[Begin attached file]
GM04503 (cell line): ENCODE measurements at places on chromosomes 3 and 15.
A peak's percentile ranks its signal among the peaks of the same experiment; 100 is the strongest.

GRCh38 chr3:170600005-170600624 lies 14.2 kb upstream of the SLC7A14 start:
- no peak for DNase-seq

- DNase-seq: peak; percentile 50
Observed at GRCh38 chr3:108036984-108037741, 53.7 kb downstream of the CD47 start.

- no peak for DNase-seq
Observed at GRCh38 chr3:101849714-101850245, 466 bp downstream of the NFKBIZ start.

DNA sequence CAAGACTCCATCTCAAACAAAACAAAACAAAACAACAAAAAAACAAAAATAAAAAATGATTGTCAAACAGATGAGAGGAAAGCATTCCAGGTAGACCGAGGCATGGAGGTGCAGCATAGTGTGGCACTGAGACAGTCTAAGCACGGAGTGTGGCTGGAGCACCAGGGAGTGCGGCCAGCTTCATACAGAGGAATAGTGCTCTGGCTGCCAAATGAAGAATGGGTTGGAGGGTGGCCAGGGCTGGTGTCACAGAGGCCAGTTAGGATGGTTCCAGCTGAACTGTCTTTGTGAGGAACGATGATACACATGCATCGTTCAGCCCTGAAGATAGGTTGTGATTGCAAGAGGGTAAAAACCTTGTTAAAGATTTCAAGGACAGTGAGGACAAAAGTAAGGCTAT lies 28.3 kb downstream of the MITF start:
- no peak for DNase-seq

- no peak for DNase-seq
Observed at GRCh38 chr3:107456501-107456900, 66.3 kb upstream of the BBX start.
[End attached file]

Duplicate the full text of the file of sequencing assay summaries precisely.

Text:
GM04503 (cell line): ENCODE measurements at places on chromosomes 3 and 15.
A peak's percentile ranks its signal among the peaks of the same experiment; 100 is the strongest.

GRCh38 chr3:170600005-170600624 lies 14.2 kb upstream of the SLC7A14 start:
- no peak for DNase-seq

- DNase-seq: peak; percentile 50
Observed at GRCh38 chr3:108036984-108037741, 53.7 kb downstream of the CD47 start.

- no peak for DNase-seq
Observed at GRCh38 chr3:101849714-101850245, 466 bp downstream of the NFKBIZ start.

DNA sequence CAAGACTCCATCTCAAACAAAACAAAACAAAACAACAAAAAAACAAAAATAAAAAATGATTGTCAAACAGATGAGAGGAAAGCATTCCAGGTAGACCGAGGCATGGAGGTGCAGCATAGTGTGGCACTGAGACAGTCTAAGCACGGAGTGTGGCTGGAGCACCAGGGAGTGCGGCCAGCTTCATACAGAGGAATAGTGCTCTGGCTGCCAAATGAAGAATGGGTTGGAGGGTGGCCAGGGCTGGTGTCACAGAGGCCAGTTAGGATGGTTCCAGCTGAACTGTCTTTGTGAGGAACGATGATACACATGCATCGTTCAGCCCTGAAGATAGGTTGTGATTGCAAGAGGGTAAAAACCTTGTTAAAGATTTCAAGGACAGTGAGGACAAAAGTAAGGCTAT lies 28.3 kb downstream of the MITF start:
- no peak for DNase-seq

- no peak for DNase-seq
Observed at GRCh38 chr3:107456501-107456900, 66.3 kb upstream of the BBX start.